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Mild cognitive impairment (MCI): a historical perspective

Published online by Cambridge University Press:  01 February 2008

Barry Reisberg*
Aging and Dementia Research Center, New York University School of Medicine, New York, U.S.A.
Steven H. Ferris
Aging and Dementia Research Center, New York University School of Medicine, New York, U.S.A.
Alan Kluger
Aging and Dementia Research Center, New York University School of Medicine, New York, U.S.A.
Emile Franssen
Aging and Dementia Research Center, New York University School of Medicine, New York, U.S.A.
Jerzy Wegiel
Department of Developmental Neurobiology, New York State Institute for Basic Research in Developmental Disabilities, U.S.A.
Mony J. de Leon
Center for Brain Health, New York University School of Medicine, New York, U.S.A.
Correspondence should be addressed to: Barry Reisberg, M.D., Silberstein Aging and Dementia Research Center, New York University School of Medicine, 550 First Avenue, New York 10016, U.S.A. Phone: +1 212 263 8550; Fax: +1 212 263 6991. Email:


Descriptions of dementia can be traced to antiquity. Prichard (1837) described four dementia stages and Kral (1962) described a “benign senescent forgetfulness” condition. The American Psychiatric Association's DSM-III (1980) identified an early dementia stage.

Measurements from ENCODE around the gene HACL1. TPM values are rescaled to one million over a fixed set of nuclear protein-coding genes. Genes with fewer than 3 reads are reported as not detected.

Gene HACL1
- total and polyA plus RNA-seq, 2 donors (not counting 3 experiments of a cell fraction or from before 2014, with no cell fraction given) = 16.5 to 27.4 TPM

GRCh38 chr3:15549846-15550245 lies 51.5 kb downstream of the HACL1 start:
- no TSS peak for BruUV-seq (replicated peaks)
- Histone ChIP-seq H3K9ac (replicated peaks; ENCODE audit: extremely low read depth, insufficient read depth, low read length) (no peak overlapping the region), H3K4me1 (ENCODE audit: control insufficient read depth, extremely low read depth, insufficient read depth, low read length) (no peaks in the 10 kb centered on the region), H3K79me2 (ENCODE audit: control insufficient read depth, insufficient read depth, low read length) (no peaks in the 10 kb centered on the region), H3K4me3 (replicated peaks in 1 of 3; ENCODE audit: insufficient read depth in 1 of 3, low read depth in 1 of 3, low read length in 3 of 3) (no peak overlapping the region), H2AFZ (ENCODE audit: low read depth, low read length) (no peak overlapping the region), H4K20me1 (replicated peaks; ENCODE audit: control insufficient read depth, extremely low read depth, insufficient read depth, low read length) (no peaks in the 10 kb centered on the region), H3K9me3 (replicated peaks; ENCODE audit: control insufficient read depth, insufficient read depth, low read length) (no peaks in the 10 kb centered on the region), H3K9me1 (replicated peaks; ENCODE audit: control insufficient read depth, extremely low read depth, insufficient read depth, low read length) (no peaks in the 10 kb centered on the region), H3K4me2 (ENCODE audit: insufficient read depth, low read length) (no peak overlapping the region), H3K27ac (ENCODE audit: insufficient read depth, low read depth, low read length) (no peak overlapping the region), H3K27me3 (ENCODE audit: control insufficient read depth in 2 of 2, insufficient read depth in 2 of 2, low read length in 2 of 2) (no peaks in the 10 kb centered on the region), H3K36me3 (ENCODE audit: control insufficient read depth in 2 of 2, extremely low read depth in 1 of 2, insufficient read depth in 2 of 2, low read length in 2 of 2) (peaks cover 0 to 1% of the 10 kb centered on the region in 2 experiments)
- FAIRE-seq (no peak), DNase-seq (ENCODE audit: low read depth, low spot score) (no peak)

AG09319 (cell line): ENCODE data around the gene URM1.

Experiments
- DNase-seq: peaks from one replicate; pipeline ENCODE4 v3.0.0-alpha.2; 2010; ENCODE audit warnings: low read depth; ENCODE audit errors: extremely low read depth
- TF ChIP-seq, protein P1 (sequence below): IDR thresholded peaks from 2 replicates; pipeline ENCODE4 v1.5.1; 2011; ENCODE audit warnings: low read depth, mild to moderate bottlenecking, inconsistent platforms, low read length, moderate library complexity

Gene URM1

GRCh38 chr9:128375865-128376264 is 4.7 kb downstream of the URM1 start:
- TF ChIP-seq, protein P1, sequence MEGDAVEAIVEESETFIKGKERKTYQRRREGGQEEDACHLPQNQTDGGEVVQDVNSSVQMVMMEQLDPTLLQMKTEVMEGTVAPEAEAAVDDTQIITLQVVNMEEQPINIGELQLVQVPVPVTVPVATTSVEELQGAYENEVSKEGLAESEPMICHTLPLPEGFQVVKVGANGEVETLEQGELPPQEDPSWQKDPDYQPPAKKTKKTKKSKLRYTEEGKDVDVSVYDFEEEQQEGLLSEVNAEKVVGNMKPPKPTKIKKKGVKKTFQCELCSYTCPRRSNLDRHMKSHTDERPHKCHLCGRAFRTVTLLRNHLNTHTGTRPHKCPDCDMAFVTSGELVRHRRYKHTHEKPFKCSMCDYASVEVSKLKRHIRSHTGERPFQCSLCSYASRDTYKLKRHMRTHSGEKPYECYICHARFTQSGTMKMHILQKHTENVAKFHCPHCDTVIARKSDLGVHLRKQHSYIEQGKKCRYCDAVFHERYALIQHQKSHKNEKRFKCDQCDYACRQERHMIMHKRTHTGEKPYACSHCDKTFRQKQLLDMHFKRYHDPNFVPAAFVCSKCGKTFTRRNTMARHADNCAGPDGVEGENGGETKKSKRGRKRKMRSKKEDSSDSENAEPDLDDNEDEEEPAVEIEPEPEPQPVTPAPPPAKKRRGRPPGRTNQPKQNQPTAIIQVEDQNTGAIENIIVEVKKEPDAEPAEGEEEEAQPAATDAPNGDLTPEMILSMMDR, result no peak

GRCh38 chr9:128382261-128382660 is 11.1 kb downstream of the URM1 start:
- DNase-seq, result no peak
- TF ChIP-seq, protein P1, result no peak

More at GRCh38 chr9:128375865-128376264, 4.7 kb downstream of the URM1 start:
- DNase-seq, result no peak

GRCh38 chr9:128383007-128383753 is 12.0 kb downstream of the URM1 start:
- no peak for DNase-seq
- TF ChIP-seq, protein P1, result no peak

In 1982, the Clinical Dementia Rating (CDR) and the Global Deterioration Scale (GDS) were published, which identified dementia antecedents. The CDR 0.5 “questionable dementia” stage encompasses both mild dementia and earlier antecedents. GDS stage 3 described a predementia condition termed “mild cognitive decline” or, alternatively, beginning in 1988, “mild cognitive impairment” (MCI). This GDS stage 3 MCI condition is differentiated from both a preceding GDS stage 2, “subjective cognitive impairment” (SCI) stage and a subsequent GDS 4 stage of mild dementia.

GDS stage 3 MCI has been well characterized. For example, specific clinical concomitants, mental status and psychological assessment score ranges, behavioral and emotional changes, neuroimaging concomitants, neurological reflex changes, electrophysiological changes, motor and coordination changes, and changes in activities, accompanying GDS stage 3 MCI have been described.

Petersen and associates proposed a definition of MCI in 2001 which has been widely used (hereafter referred to as “Petersen's MCI”). Important differences between GDS stage 3 MCI and Petersen's MCI are that, because of denial, GDS stage 3 MCI does not require memory complaints. Also, GDS stage 3 MCI recognizes the occurrence of executive level functional deficits, which Petersen's MCI did not. Nevertheless, longitudinal and other studies indicate essential compatibility between GDS stage 3 MCI and Petersen's MCI duration and outcomes.

Copyright © International Psychogeriatric Association 2007

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